It looked a bit like this:

I’m on the left somewhere. Probably laying on the ground.

The Iggy biog has made it something of a Stooges Xmas period for me. Even before I bought the book, at the first proper practise with a new band we did a little bit of TV Eye for fun.

Then last night on the way to the supermarket, my housemate and I were chatting about how awesome the Thurston Moore ATP ( http://www.diskant.net/features/atp-2006/ ) was and how we snuck in to both Stooges shows by waving the wrong wristbands at the security accompanied by some Ben Kenobi mental force that made them see them as the right colour. Getting a bonus Stooges show (on the cusp of my birthday) somehow made us all go mental. The first Stooges show was hardly sedate though, I’d dislocated my knee on the first day of being there and was in huge amounts of pain trying to stay upright in the front when Iggy stagedived on my head and it popped out again. I loved it. At the end of the second show, covered in beer and sweat, I managed to get this like a total fanboy:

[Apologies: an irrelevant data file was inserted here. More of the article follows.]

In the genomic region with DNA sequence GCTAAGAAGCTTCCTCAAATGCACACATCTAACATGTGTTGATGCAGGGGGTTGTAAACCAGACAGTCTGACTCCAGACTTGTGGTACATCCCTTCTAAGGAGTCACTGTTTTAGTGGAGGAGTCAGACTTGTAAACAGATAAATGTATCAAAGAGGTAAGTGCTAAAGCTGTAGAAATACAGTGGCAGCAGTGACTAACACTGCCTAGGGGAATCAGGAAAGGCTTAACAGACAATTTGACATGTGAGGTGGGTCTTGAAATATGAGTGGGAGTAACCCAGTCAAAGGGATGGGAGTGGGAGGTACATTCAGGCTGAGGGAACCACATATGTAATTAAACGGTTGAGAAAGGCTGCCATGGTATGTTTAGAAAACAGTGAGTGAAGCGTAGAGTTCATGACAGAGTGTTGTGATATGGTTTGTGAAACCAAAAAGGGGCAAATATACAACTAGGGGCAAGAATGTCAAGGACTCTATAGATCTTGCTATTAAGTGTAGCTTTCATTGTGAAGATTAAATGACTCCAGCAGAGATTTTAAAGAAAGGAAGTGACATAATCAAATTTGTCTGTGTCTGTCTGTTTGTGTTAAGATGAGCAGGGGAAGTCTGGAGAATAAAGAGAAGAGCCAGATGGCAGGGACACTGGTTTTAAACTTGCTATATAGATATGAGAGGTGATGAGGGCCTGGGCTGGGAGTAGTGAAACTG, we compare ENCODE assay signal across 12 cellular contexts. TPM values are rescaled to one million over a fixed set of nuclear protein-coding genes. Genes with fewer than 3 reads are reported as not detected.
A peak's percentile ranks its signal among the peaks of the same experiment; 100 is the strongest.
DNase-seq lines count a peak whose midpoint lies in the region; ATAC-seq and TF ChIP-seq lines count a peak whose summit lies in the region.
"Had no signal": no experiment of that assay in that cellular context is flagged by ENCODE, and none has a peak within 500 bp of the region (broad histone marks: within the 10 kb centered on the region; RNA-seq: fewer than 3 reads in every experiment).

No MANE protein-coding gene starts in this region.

I was so stoked. Then to top it all off I got to see the MC5 straight afterwards.

After getting back from the supermarket last night, my friend Lucinda texted me out of the blue to say

“Iggy Pop is advertising car insurance! X”

This seemed in keeping with Joe Ambrose’s book. I’ve long suspected that despite his claims and reputation to the contrary, Jim Osterberg is a regular American who sees his counter cultural standing as a marketable tool like any other. Ambrose is a man after my own heart when it comes to the Stooges (with the glaring exception of calling Raw Power their “undisputed best” LP). Despite the book being about Iggy, it’s a must read for fans of the other other Stooges, specifically Ron.